Chinoje

Chinoje

Insight from the second CSS village: Chinoje Chinoje village is located 60 kilometers from Dodoma town and 20 kilometers from Mvumi town, with a population of 2,871 people representing 629 households – an average of 4.7 people per household. The village is relatively remote but still accessible. Chinoje village grows pearl millet, sorghum and maize as the staple food; pearl millet being cultivated by 70%, Sorghum by 20-30% and maize by only 5% of the households. Moreover, the villagers grow grain legumes which are nutrient-dense, including cowpea, green gram and bambara nut. Additional oil seeds crops are produced as cash crops including groundnut by 70%, sunflower by 70% and sesame by 50% of the population. Production of vegetables is highly limited. Some vegetables are produced in the ephemeral sand riverbeds during the dry season for only 4 months from June to September. Vegetables grown in these rivers include cowpeas, okra, pumpkin leaves and sweet potato leaves. This is a traditional practice of exploiting the moisture that remains after the ephemeral rivers stop flowing. These practices are regarded unhealthy to the environment by disturbing the river courses and increasing the silt load in the water flowing downstream to Mtera hydropower dam. Fruits seem to be very scarce in the area. The key informants reported that there is only one mango tree and two pawpaw trees in the village. This could mean that intake of fruits is very low. By having two types of tropical fruits surviving in the village (pawpaw and mango), it means these particular species can be promoted and even other more tropical fruits altogether. Farmers in the village keep livestock including chickens, goats, sheep, pigs, donkeys and cattle. It was estimated that out of every 10 households 7 keep have chickens (70%). Cattles are kept by around 2-3 out of every 10 households. Chickens are mainly sold to smooth consumption expenditure. Only 30-40% eats the eggs they produce from reared chickens. Sheep, goats, pigs and donkeys are very rarely reared. Consumption of milk is possible in months from February to July. 5-6 out of 10 households take milk during this period. During a grace period in terms of food availability (February-May) the entire household has two meals a day unlike the lean period (June-February) where adult members in the household eat only once and children can have 1-2 meals. A typical meal in this village comprises a bigger starchy part which is normally ugali and any type of vegetable as relish. In the relish part they normally add local salt (not iodized) and either oil or groundnuts. Only 30% of the households consume iodized salt. Water appears to be a big challenge that limits the pocket gardening. There is one deep well supplying water for the community with safe water that is not free. Only 30% of the households in the village can afford deep well water and the remaining 70% rely of extracting domestic water from sand rivers. The diseases ravaging the village community include dysentery, scabies (upere), malaria, worms, and eye and chest problems. The eye and chest problems were attributed to blowing dust and flu.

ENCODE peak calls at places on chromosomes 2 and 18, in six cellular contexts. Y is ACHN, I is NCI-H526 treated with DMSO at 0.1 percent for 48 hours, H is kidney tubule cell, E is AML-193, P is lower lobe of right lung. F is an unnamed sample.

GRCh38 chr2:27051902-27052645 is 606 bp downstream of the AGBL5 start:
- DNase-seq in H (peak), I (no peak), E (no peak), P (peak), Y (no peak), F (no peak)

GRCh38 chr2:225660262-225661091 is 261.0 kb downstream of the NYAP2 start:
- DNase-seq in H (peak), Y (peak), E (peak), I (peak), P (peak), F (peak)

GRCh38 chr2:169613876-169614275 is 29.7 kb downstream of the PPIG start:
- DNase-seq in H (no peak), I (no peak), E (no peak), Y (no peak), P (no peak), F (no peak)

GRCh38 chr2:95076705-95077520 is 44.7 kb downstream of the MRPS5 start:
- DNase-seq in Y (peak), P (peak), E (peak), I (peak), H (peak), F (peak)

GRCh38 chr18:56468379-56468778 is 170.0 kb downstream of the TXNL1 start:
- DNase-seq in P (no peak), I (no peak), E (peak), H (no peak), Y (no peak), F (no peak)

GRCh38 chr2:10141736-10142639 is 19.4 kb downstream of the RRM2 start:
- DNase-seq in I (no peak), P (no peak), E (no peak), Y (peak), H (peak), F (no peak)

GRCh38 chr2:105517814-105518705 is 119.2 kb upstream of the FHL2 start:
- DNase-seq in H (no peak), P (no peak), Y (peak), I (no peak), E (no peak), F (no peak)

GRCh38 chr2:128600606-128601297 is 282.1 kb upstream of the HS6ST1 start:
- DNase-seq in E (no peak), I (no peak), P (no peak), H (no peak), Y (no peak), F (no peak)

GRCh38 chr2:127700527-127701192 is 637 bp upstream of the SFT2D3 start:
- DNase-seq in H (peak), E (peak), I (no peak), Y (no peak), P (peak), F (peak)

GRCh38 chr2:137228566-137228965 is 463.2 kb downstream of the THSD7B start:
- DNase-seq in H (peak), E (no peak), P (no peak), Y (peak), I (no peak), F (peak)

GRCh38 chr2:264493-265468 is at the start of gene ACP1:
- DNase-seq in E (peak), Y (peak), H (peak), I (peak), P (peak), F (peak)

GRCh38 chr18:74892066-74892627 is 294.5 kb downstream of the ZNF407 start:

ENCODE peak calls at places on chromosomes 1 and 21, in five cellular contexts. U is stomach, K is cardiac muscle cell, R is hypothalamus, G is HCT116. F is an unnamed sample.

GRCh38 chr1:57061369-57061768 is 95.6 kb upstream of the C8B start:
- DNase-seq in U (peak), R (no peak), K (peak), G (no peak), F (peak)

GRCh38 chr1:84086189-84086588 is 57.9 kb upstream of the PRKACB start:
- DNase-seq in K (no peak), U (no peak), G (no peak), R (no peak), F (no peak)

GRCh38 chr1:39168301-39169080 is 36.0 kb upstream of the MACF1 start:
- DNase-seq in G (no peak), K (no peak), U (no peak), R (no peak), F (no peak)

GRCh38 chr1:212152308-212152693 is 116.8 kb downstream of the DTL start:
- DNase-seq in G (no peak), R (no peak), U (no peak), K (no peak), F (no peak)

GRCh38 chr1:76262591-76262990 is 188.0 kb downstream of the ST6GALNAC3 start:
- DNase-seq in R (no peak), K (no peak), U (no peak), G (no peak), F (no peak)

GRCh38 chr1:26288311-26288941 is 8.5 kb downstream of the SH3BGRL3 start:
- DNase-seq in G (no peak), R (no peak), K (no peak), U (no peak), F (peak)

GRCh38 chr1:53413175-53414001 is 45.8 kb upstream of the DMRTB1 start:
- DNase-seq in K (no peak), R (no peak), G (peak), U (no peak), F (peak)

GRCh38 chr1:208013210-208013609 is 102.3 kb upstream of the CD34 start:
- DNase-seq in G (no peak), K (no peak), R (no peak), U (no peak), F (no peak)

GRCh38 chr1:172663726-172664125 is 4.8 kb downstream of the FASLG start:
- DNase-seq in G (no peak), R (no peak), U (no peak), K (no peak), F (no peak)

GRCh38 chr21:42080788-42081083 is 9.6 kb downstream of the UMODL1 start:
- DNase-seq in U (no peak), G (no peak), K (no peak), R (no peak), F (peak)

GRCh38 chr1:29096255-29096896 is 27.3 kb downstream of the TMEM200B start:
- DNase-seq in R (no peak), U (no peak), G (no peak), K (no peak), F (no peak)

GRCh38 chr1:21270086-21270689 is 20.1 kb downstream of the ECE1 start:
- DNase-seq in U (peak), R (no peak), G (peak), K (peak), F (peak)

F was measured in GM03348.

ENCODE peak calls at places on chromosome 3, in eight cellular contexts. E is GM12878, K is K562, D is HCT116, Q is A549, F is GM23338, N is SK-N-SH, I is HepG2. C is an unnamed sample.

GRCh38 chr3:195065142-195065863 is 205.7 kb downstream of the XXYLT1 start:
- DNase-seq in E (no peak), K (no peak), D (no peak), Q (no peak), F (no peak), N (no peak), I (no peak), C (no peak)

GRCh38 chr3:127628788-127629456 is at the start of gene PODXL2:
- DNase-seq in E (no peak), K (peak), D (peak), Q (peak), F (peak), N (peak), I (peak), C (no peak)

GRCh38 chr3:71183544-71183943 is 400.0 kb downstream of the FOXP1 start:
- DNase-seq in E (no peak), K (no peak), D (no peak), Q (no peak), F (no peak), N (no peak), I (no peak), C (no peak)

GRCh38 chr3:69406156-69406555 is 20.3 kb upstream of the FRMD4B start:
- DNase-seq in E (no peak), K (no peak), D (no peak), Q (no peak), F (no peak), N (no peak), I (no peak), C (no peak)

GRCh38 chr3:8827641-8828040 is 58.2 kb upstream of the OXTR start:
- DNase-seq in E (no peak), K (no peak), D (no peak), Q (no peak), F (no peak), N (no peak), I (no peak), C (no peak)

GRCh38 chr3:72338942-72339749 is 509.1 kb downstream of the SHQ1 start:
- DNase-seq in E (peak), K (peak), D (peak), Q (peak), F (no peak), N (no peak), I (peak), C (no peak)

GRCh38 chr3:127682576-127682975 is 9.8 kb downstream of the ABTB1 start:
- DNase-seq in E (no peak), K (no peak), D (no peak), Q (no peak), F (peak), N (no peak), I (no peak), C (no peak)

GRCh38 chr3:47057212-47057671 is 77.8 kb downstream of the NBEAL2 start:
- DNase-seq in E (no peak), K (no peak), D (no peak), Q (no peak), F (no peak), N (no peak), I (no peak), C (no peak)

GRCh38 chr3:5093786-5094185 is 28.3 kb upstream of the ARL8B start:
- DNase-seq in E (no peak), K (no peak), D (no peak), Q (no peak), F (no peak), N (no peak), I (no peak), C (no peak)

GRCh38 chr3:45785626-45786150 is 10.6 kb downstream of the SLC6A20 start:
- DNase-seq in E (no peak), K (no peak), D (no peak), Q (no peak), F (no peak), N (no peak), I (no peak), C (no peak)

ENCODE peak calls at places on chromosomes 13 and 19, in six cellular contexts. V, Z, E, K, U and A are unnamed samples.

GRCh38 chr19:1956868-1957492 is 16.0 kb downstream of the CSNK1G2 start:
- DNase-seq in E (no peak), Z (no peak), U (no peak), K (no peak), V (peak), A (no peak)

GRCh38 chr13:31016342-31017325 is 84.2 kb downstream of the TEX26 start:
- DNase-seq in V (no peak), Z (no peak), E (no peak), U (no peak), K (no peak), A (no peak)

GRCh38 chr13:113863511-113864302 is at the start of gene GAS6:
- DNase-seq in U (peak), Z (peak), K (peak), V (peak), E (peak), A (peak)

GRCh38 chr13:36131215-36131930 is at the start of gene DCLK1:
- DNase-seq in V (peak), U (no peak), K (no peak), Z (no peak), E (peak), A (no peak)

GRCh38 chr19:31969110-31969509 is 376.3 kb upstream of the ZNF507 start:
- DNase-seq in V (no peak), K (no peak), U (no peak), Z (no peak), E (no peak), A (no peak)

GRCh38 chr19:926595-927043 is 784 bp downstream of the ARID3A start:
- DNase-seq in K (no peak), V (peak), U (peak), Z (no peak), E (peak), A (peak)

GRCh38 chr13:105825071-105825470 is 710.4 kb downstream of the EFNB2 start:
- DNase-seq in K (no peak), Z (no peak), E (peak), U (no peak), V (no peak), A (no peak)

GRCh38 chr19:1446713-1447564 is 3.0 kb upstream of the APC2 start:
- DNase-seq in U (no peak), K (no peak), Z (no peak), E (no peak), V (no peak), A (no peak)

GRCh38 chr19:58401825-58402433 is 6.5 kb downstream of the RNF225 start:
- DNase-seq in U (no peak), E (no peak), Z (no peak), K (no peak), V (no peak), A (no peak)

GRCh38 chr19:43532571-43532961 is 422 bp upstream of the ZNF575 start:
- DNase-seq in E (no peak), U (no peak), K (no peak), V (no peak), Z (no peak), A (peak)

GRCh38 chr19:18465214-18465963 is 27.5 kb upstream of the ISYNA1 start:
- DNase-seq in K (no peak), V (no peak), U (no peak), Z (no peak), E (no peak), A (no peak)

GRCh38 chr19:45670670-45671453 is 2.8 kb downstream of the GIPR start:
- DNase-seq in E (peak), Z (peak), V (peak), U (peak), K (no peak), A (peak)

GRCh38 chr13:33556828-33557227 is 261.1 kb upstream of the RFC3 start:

22.06.2016 07:59